Schedule is another factor that can impact your ideal daily running mileage.

Your running training doesn’t exist in a bubble. To give you an example, if you need to run 8 miles as part of your training plan and you’ve been running at 10 minutes per mile – you’ll be committing to over 2 hours of training when you factor in warm up, cool down, and breaks.

With some marathon and half marathon training plans, many 8 mile runs come on weekdays.

Finding time for longer runs may be challenging. You may need to consider a training program built around time training, as opposed to distance run. Consider a training app like Runna that specializes in customizable training plans.

Injury History and Risk

Injury history and risk are crucial factors to consider when deciding how many miles to run each day.

If you have a history of lower body injuries, you’ll need to consult a physician before increasing your mileage according to a training plan.

The most important part of staying injury free is strength training. Strength training allows muscles to stabilize with non-complex low-impact movements. Running is a complex high-impact movement.

The more exercises you perform to strengthen your glutes (think, squats, lunges, and clamshells), the more your glutes will support your running form even when fatigued.

Pay a visit to a physical therapist for specific exercises to treat your own injury risk areas.

The Intensity and Structure of Your Workouts

Running at a higher intensity is difficult to exactly define. For example, in every training plan, there are long runs. Log runs are meant to be conducted at Zone 2 heart rate. Zone 2 is another way of saying “run it at a conversational pace.” If you spend too much time in Zone 3 and 4 during your long run, it’s not necessarily the end of your running career.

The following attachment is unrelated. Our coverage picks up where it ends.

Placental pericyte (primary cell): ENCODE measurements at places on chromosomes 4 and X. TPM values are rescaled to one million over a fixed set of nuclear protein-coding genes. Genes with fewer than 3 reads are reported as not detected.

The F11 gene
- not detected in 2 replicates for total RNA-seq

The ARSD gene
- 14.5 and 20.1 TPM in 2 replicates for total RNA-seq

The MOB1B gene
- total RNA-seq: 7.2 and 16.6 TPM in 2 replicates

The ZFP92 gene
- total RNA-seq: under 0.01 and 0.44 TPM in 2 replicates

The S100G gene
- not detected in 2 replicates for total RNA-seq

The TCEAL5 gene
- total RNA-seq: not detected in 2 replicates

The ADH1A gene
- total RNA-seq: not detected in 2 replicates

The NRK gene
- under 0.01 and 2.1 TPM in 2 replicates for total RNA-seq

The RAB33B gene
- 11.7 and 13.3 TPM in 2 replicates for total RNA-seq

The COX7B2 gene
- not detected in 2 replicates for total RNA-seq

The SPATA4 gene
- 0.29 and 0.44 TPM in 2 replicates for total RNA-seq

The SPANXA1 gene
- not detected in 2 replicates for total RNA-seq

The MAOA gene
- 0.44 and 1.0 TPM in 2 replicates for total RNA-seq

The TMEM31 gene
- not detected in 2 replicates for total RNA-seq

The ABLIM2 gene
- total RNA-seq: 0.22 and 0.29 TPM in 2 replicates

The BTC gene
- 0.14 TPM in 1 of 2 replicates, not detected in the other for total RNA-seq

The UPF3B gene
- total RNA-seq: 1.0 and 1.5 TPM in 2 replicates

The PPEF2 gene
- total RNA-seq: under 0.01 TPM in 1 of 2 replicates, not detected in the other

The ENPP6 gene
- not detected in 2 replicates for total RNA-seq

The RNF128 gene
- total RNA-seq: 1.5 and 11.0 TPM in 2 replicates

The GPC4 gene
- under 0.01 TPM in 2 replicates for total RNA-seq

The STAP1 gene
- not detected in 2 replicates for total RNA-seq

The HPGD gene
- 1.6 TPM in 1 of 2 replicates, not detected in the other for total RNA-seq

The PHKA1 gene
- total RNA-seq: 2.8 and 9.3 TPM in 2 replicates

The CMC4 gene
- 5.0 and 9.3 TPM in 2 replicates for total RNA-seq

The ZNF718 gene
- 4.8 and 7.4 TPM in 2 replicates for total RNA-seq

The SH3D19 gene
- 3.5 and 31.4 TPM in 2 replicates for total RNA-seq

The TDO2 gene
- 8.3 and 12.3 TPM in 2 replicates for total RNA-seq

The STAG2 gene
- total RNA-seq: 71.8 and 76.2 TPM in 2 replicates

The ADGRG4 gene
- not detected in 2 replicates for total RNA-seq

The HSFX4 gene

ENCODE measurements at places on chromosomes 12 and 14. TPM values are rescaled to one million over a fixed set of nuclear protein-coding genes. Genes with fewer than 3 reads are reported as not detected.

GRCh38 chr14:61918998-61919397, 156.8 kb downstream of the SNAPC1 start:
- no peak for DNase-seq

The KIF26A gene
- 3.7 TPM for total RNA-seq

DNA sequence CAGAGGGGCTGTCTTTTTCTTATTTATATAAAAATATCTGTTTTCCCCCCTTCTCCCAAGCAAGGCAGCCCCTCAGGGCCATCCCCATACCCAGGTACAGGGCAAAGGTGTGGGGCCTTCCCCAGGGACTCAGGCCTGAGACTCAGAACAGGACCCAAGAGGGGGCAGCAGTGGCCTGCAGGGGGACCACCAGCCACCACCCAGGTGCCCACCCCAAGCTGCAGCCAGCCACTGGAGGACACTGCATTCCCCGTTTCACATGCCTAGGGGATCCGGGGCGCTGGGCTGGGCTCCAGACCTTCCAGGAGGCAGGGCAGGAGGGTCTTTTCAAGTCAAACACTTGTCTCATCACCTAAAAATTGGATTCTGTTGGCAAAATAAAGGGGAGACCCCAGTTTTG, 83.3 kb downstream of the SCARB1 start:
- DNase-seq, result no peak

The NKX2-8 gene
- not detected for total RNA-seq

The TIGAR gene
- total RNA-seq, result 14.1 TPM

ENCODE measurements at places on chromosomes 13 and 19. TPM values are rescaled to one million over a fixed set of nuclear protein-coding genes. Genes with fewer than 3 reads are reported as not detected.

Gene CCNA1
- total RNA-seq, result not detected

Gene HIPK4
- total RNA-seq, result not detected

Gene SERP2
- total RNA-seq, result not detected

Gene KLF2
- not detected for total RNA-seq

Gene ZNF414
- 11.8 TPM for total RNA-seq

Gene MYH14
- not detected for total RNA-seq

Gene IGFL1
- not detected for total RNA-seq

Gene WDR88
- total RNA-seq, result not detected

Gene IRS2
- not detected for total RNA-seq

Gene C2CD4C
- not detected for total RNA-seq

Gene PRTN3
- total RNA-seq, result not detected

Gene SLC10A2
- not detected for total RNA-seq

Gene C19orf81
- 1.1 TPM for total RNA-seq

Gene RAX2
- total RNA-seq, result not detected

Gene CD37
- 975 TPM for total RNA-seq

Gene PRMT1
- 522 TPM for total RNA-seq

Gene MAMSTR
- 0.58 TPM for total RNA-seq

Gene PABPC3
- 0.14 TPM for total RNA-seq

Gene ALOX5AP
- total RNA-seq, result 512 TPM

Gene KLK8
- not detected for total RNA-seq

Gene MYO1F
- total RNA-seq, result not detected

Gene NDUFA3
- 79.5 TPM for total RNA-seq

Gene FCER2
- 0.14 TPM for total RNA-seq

Instead, be mindful of how frequently you do intervals, speed, or tempo running. If you’re incorporating speed work, reduce your mileage to avoid overtraining.

Longer, slower runs contribute more to aerobic and physical fitness for beginner endurance runners.

Your Age

As we age, our muscles gradually lose their strength and flexibility. We may take longer to warm up, and our muscles may tire more easily. Running can put additional stress on joints, while muscles and ligaments may become more susceptible to injury. After the age of 40, you may experience a slower recovery phase after physical activity, which increases the risk of overuse injuries.

One of the most significant changes that occur in our body as we age is a decrease in muscle mass and strength. This decline is known as sarcopenia and affects slow-twitch muscle fibers responsible for endurance. Slow-twitch fibers support our body during long-distance running, and a loss of these fibers makes running more challenging.

Studies show that individuals lose around 3-5% of their muscle mass each decade after their thirties. To counter the impact of sarcopenia, which leads to reduced muscle function, regular running, and other forms of exercise are recommended.

In addition to muscle mass, our bones also lose density and strength with age. Osteopenia and osteoporosis are conditions that affect the density of bones, resulting in increased fragility and fracture risks. Running can benefit bone health and slow down the rate of bone loss, but care must be taken, and proper shoes with cushioning and stable support should be used.

Personal Preferences

The final factor worth incorporating are your general personal preferences. Do you enjoy running alone or with a running group? Are you an early morning runner or do you prefer to run after work? Trails or roads? These preferences impact the time of the day that might be ideal for your running – how much time available to run, and how many miles you can cover during the time.

The only way to keep running, is if you enjoy it. Create a routine that suits your style.

If you’re asking yourself, “how many miles a day should I run?” be sure to keep all these factors in mind.

General Recommendations for Running Mileage